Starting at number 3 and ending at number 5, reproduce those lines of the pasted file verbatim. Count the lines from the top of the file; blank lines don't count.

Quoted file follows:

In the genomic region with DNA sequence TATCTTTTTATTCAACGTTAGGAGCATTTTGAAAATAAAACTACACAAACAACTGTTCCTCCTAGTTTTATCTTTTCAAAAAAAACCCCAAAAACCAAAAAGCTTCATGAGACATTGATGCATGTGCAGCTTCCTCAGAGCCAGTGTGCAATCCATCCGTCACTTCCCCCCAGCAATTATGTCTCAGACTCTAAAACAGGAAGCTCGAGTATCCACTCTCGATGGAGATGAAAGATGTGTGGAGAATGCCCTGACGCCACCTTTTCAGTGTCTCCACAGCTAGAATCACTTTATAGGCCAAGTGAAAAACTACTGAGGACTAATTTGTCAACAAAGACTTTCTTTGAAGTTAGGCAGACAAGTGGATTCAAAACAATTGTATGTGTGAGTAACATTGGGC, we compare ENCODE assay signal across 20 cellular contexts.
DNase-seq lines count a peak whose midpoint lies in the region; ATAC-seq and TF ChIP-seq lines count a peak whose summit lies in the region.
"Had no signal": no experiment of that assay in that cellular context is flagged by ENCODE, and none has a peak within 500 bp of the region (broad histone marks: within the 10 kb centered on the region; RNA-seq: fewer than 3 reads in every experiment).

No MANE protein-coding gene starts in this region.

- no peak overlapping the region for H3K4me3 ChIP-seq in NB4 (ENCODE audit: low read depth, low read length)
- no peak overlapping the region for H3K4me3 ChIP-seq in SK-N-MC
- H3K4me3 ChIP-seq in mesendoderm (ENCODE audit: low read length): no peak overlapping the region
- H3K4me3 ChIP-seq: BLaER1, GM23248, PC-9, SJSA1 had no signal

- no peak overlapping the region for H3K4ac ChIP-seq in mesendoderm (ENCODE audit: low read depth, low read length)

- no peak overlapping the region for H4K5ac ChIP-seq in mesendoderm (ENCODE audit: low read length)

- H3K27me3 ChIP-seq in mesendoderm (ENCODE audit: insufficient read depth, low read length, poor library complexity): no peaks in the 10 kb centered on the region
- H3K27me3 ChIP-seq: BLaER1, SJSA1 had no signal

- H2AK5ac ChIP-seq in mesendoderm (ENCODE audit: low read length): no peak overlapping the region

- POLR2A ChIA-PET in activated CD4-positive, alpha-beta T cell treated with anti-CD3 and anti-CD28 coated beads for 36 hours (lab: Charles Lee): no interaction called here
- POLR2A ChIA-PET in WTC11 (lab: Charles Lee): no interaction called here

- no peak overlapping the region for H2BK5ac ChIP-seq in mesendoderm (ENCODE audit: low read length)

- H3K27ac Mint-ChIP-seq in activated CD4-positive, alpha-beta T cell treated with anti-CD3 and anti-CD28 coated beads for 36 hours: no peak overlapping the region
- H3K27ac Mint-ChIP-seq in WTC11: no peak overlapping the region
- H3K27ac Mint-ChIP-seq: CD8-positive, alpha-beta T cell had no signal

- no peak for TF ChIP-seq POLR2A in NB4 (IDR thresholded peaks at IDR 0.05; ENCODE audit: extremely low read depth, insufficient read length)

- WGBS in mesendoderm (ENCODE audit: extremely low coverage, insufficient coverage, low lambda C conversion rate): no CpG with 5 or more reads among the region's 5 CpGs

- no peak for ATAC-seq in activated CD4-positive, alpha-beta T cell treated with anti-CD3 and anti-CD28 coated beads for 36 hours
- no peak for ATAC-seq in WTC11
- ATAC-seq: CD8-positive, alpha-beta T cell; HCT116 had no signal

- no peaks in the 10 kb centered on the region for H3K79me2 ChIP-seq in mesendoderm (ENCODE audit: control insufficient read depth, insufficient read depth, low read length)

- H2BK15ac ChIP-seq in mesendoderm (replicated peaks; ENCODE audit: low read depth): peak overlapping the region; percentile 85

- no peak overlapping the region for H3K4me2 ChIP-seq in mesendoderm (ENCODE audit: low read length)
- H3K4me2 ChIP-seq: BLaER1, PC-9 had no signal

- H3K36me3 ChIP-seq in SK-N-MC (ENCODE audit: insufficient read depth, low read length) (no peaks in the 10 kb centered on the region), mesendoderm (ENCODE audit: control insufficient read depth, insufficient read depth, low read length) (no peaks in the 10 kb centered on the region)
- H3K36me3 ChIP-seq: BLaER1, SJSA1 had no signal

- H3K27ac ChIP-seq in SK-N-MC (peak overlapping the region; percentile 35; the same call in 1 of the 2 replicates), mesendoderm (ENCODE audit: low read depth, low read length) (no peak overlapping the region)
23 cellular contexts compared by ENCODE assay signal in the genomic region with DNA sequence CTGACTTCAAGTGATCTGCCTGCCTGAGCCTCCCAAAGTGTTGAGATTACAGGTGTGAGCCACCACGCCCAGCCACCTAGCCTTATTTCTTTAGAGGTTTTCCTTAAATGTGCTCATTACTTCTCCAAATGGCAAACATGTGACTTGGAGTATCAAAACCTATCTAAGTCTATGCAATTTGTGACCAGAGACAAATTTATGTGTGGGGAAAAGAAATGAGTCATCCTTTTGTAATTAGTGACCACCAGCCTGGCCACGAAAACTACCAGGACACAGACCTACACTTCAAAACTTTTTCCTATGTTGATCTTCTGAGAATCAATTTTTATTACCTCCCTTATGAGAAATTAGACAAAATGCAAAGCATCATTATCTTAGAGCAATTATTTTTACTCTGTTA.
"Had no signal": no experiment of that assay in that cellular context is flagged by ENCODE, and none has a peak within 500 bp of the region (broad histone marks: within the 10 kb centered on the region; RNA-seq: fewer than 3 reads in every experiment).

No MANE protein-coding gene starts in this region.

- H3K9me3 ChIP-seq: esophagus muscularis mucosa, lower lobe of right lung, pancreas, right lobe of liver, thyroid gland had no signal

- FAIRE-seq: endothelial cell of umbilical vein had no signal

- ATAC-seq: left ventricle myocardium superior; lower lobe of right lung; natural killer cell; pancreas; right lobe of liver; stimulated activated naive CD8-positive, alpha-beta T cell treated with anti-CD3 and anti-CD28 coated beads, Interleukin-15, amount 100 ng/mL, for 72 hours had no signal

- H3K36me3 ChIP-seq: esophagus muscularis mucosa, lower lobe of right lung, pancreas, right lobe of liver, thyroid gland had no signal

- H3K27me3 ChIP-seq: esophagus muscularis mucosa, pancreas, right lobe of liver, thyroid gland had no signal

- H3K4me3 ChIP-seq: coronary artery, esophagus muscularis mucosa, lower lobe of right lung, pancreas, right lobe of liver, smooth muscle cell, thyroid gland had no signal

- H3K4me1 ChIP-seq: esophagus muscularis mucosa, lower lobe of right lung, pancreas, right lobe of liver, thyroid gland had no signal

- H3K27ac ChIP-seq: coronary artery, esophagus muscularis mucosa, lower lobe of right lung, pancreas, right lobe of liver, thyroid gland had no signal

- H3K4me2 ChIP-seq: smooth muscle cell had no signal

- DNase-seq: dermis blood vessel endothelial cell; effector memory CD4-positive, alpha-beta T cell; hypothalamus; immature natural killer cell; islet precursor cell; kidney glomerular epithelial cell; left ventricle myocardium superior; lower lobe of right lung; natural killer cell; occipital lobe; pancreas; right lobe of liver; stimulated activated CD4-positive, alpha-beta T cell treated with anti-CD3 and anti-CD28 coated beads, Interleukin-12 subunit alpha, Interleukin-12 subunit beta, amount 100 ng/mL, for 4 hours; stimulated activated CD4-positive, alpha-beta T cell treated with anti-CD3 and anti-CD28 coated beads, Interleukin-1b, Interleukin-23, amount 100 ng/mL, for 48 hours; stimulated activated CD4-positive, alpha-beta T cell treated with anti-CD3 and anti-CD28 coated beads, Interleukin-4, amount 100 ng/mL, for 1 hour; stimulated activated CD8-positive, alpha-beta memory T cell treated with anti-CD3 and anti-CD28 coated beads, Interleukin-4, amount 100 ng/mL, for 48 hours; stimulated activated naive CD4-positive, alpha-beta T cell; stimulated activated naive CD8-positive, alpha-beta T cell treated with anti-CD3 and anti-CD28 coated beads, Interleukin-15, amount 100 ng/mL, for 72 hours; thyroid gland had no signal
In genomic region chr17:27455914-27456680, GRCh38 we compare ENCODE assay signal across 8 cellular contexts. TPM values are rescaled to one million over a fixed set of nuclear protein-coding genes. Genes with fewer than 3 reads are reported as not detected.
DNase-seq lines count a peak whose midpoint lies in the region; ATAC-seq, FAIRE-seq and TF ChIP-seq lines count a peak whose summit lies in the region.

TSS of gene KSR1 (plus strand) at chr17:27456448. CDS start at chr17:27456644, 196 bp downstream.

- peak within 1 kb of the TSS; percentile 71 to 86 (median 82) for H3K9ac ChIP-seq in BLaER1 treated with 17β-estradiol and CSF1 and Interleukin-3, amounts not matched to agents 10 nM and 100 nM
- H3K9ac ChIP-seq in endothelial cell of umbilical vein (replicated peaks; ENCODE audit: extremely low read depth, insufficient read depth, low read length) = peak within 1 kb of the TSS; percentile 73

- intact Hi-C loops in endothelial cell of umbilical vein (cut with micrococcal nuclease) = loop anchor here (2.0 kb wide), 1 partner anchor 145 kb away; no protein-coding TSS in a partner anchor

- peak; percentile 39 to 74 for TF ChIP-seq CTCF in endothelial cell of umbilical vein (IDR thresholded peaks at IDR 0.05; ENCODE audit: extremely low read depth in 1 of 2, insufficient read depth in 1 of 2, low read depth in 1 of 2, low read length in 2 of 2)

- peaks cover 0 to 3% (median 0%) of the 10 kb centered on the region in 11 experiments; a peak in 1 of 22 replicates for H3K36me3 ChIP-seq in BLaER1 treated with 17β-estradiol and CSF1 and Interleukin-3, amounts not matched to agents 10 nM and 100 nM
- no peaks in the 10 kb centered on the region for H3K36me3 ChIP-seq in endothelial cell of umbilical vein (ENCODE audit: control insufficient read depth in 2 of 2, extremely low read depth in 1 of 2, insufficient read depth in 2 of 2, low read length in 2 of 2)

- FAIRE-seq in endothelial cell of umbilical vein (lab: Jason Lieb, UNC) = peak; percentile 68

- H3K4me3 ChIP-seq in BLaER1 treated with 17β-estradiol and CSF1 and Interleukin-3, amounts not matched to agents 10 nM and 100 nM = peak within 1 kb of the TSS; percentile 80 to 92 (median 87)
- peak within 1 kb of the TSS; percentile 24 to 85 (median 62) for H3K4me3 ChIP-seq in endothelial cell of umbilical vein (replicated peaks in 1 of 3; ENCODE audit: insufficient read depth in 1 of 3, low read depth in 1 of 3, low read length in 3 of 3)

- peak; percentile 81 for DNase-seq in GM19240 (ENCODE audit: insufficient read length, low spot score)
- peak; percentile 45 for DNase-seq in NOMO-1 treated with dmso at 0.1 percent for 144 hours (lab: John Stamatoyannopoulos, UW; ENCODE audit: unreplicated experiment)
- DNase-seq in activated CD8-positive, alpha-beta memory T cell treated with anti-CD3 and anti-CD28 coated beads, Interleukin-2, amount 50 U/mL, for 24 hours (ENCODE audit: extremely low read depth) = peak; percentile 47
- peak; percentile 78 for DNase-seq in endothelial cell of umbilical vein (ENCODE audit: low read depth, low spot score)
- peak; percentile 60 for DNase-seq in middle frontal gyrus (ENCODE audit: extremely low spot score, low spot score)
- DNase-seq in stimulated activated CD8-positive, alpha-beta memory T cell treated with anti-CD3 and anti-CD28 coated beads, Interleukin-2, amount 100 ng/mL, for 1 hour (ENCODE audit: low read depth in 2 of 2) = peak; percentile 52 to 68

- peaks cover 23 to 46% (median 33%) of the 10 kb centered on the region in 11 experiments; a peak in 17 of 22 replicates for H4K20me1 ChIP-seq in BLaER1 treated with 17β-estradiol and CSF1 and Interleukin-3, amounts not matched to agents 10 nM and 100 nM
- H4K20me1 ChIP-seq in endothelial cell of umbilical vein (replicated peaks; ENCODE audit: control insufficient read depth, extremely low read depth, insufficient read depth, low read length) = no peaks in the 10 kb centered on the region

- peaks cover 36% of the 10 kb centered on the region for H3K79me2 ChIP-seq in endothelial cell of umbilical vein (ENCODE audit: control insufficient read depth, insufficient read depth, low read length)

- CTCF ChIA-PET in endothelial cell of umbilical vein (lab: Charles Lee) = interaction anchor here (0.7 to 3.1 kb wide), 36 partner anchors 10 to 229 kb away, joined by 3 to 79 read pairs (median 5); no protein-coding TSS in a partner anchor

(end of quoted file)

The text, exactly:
"Had no signal": no experiment of that assay in that cellular context is flagged by ENCODE, and none has a peak within 500 bp of the region (broad histone marks: within the 10 kb centered on the region; RNA-seq: fewer than 3 reads in every experiment).

No MANE protein-coding gene starts in this region.

- no peak overlapping the region for H3K4me3 ChIP-seq in NB4 (ENCODE audit: low read depth, low read length)